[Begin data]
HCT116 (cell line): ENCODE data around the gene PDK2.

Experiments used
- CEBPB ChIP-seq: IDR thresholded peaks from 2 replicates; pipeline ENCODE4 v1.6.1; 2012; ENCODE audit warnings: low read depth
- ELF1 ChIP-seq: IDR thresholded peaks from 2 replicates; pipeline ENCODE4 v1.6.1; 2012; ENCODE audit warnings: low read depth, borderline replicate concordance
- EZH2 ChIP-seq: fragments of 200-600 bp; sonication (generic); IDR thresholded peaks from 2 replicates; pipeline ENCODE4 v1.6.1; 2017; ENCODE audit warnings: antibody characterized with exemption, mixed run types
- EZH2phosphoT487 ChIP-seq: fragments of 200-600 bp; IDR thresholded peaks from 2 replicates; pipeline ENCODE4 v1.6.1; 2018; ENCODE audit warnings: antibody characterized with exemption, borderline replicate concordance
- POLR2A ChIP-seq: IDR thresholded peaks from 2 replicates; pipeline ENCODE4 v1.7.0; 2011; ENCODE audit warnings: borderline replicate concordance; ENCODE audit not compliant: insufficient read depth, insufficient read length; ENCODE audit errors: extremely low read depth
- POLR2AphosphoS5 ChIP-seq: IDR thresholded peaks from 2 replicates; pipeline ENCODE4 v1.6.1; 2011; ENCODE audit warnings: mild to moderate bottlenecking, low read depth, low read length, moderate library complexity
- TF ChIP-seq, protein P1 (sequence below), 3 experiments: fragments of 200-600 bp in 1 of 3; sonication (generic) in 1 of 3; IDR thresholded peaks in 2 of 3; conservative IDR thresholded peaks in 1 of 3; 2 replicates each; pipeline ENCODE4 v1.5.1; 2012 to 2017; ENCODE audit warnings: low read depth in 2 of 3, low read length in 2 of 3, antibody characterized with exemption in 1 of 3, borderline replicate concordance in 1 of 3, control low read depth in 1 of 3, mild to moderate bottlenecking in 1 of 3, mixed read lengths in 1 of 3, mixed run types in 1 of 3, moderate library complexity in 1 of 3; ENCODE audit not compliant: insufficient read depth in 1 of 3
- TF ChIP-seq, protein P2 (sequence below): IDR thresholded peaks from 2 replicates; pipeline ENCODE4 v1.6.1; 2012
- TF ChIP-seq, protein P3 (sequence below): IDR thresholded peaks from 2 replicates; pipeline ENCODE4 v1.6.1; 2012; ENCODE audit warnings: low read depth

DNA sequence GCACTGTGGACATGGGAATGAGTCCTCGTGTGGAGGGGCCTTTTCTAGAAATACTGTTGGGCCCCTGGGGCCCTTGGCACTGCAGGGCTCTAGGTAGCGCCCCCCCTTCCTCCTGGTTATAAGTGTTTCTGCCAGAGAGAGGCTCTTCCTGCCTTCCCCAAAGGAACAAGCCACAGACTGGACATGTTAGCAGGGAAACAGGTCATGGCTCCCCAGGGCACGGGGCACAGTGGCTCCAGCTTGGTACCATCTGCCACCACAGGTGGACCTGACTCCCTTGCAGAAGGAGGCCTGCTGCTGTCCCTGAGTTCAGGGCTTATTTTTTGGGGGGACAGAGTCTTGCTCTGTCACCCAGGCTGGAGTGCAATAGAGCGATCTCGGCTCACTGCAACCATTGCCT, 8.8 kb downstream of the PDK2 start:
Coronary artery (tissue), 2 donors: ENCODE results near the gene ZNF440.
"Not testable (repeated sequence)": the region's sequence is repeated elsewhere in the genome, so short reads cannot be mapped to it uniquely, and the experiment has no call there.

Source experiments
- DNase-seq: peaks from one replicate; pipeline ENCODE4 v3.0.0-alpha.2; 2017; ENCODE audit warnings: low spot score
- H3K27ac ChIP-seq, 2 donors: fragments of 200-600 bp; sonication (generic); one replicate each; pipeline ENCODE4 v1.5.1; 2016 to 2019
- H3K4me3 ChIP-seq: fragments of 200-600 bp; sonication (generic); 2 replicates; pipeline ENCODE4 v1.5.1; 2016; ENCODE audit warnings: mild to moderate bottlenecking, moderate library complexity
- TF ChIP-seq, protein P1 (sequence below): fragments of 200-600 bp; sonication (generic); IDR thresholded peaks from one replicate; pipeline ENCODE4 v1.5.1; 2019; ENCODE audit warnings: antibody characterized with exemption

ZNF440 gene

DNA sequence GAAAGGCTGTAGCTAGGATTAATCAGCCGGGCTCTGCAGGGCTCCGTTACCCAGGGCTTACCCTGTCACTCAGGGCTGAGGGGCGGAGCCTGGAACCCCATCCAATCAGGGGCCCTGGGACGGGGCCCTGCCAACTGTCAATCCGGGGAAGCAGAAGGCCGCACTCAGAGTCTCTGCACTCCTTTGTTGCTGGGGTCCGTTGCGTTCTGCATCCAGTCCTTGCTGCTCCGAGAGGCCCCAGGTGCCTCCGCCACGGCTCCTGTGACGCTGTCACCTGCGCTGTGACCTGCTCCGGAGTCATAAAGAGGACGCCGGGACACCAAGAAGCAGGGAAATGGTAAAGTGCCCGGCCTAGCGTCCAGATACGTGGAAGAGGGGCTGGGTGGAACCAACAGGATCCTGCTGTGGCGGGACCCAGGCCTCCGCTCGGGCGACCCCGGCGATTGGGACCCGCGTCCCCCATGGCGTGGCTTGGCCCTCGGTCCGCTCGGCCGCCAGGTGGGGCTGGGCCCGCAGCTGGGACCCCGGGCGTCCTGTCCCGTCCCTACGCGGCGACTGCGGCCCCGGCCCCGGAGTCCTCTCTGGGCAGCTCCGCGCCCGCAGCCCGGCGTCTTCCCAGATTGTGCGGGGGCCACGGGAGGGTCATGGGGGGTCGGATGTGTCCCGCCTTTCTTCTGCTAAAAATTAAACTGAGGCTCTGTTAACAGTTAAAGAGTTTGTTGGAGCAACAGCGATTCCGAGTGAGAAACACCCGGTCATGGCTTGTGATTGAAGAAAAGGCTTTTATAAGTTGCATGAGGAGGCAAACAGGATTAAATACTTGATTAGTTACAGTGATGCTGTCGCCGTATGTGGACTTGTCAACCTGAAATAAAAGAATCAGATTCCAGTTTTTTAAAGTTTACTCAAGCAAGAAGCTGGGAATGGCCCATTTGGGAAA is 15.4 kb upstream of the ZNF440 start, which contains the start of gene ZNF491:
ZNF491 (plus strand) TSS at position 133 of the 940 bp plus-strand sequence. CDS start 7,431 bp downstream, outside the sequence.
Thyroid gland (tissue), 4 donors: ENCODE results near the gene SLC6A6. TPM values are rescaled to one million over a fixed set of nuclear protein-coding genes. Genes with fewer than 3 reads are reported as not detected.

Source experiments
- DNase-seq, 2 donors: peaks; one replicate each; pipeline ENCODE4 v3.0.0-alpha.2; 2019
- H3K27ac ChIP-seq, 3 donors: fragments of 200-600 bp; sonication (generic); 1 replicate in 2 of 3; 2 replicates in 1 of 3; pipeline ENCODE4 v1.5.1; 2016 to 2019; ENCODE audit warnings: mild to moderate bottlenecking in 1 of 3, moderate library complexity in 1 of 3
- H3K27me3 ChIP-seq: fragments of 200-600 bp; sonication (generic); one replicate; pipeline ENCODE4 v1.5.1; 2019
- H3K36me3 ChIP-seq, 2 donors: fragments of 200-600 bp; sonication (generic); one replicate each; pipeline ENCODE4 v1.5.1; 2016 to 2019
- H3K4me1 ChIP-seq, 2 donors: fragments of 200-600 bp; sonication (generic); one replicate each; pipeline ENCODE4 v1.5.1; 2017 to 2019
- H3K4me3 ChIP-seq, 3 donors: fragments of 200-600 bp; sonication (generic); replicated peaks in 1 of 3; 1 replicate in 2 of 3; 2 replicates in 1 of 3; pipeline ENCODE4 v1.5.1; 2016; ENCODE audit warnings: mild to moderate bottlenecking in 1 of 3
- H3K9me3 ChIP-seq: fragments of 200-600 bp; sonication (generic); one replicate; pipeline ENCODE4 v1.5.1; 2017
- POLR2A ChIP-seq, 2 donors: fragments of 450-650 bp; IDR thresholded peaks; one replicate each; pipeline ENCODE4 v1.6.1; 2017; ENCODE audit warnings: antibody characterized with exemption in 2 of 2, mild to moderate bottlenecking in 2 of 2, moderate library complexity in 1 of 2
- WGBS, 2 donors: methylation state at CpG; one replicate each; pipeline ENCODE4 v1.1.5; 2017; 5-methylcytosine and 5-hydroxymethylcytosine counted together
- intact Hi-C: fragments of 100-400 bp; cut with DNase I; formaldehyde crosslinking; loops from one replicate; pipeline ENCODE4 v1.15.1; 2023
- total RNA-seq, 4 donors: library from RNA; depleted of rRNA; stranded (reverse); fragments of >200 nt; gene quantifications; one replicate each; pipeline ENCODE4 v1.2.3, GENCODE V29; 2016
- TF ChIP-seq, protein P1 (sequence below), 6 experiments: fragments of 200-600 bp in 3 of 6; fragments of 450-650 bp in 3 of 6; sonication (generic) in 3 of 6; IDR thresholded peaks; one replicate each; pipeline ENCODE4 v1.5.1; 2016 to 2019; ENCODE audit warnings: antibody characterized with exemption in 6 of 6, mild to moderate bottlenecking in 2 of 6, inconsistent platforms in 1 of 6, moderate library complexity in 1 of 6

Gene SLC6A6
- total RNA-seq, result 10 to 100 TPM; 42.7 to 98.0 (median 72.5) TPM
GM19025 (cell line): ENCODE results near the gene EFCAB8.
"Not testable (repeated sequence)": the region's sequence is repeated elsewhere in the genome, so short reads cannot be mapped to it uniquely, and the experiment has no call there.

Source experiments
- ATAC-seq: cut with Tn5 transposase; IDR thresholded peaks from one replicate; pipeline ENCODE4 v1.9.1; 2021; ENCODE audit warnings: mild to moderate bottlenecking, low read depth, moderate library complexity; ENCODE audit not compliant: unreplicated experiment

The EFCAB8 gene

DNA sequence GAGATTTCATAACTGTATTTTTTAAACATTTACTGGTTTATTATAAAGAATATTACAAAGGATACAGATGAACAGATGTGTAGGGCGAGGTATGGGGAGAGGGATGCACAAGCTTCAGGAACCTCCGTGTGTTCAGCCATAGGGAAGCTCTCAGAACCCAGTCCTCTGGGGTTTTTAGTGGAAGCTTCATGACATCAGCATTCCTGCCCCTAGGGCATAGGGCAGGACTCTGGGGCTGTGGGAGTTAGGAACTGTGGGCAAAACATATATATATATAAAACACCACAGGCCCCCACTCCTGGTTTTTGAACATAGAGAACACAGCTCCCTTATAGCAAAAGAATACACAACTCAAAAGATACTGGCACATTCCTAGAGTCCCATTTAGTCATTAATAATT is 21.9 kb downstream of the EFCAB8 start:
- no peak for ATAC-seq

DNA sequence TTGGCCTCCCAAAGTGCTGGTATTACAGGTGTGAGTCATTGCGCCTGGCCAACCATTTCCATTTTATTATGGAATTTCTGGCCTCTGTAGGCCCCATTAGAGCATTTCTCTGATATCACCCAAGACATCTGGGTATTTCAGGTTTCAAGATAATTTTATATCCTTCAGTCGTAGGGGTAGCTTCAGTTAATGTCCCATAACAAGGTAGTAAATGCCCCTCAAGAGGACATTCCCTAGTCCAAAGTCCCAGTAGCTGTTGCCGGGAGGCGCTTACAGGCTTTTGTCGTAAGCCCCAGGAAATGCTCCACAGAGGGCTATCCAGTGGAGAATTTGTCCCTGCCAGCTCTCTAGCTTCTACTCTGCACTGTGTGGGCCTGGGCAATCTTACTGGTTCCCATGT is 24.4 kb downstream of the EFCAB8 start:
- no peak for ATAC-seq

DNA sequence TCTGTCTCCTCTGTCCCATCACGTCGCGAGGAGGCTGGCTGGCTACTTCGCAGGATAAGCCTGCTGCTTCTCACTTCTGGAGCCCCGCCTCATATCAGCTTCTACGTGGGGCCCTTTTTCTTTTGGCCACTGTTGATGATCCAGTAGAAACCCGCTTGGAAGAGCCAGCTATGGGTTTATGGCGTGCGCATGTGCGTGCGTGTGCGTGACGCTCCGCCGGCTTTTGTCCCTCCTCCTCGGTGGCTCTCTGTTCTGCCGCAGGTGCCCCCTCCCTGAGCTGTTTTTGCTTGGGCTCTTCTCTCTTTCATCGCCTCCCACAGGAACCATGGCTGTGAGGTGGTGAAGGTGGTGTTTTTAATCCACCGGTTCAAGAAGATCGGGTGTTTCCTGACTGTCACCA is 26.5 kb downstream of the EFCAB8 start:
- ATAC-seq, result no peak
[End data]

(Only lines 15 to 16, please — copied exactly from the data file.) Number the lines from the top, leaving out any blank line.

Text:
Source experiments
- DNase-seq: peaks from one replicate; pipeline ENCODE4 v3.0.0-alpha.2; 2017; ENCODE audit warnings: low spot score